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PVSCSI Controllers and Queue Depth – Accelerating Performance for Oracle Workloads

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Magic Potion Icon

For readers who are familiar with the Asterix and Obelix series, the magic potion refers to the potion brewed by Getafix, which gives the Gaulish warriors superhuman strength.

One of VMware’s magic potions for Oracle workloads is the ‘Paravirtualized SCSI Controllers a.k.a PVSCSI Controllers’ which is accelerated workloads performance on a VMware vSphere Platform.

This blog is meant to raise awareness of the importance of using PVSCSI adapters with adequate Queue Depth settings for an Oracle workload.

This blog:

  • Is not meant to be a deep dive on PVSCSI and Queue Depth constructs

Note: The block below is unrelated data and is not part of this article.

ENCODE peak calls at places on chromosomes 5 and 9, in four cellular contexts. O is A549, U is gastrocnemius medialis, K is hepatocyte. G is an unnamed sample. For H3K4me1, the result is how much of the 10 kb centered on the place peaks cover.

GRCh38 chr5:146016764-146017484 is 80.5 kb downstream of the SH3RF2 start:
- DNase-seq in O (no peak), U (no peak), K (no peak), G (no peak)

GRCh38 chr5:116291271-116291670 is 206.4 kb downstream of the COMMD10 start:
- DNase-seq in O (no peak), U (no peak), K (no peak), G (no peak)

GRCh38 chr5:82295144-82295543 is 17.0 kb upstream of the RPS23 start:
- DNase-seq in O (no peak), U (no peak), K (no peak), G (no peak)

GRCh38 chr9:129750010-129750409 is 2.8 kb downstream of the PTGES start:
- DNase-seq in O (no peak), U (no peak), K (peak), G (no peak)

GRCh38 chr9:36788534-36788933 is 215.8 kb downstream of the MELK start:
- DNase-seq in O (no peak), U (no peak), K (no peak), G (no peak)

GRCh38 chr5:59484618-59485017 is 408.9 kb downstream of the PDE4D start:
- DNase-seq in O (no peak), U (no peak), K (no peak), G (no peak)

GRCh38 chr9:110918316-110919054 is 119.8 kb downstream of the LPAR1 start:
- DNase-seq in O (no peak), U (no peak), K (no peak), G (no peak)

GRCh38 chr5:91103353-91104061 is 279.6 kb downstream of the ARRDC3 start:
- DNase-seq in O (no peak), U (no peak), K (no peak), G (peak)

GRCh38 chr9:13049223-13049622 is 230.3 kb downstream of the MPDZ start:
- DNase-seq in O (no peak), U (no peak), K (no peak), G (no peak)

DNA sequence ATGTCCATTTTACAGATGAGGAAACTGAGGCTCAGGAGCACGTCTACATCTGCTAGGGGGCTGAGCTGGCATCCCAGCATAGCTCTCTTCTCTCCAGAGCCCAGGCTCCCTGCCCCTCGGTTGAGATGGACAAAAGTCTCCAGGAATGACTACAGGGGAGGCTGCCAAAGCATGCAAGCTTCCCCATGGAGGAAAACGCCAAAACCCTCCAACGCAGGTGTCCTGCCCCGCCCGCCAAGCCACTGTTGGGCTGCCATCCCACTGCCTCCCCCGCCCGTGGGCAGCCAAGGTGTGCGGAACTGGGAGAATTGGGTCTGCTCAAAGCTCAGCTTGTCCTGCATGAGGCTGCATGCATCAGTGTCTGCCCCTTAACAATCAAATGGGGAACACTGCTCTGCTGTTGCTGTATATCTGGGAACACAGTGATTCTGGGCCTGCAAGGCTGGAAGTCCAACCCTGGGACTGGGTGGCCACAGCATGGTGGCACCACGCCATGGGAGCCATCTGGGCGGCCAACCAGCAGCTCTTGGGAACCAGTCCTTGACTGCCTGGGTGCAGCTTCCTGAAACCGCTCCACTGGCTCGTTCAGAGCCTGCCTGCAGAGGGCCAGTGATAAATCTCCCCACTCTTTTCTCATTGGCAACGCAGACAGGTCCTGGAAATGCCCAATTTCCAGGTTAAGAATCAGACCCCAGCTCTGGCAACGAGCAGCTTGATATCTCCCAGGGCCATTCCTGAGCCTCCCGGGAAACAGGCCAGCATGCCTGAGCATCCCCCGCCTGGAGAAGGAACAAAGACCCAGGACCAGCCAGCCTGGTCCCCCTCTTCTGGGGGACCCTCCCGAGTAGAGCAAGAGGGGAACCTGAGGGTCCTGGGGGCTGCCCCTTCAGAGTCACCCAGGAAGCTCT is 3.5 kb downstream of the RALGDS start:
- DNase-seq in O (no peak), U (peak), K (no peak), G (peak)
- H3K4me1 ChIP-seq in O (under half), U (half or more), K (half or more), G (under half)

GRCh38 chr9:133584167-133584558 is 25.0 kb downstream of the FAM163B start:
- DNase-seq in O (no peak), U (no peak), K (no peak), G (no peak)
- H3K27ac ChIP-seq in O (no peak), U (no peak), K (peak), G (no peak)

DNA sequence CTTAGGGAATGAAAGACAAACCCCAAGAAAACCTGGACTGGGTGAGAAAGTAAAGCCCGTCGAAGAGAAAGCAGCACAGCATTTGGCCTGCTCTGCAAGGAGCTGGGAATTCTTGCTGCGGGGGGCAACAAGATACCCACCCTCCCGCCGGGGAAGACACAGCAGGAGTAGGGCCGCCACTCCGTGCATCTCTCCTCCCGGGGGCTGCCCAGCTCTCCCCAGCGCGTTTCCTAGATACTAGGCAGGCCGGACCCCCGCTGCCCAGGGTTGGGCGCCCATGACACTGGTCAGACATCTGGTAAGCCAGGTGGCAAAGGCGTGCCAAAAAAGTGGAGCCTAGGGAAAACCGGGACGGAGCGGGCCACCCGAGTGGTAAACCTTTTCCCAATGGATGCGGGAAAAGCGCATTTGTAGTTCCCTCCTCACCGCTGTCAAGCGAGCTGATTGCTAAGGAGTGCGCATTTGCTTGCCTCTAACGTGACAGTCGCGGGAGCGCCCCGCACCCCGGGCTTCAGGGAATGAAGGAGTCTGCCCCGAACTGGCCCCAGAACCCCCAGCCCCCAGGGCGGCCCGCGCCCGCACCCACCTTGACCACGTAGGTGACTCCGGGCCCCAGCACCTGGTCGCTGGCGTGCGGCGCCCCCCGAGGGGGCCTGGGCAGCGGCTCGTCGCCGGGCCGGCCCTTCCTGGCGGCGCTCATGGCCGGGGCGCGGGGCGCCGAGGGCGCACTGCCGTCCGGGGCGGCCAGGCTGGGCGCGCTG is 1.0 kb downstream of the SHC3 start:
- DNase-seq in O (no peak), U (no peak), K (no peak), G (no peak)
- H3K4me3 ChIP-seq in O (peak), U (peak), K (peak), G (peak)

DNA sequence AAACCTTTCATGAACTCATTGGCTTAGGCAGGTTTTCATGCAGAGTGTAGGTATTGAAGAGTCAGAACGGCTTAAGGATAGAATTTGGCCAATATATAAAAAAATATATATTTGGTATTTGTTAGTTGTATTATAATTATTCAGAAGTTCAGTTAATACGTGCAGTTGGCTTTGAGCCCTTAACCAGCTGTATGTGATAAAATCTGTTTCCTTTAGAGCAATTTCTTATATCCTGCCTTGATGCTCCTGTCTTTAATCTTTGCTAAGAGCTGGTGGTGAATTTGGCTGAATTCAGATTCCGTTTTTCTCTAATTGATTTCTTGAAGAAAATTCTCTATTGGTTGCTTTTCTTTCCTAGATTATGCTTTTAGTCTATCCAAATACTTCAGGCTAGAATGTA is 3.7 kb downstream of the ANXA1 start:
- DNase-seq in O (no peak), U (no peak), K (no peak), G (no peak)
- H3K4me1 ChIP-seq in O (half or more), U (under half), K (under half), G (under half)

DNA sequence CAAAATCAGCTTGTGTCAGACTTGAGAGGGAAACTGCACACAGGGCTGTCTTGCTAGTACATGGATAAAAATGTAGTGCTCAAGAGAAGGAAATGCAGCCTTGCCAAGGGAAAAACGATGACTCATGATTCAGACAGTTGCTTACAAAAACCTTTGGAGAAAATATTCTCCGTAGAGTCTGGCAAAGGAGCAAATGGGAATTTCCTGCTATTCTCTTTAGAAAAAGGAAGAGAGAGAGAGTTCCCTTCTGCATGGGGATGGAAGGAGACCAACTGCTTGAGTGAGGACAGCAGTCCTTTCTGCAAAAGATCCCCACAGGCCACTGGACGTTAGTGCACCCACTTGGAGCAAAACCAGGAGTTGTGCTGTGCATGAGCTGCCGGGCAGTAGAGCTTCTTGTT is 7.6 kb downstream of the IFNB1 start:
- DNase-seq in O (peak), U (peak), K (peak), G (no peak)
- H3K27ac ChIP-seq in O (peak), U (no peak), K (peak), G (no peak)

• Contains results that I got in my lab running a load generator SLOB against my workload, which will be way different than any real-world customer workload, your mileage may vary

Remember, any performance data is a result of the combination of hardware configuration, software configuration, test methodology, test tool, and workload profile used in the testing.

VMware Paravirtual SCSI Adapter

VMware Paravirtual SCSI adapter is a high-performance storage controller which provides greater throughput and lower CPU use. VMware Paravirtual SCSI controllers are best suited for environments running I/O-intensive applications.

More information on VMware Paravirtual SCSI adapter can be found here.

More information on; SCSI, SATA, and NVMe Storage Controller Conditions, Limitations, and Compatibility’ can be found here.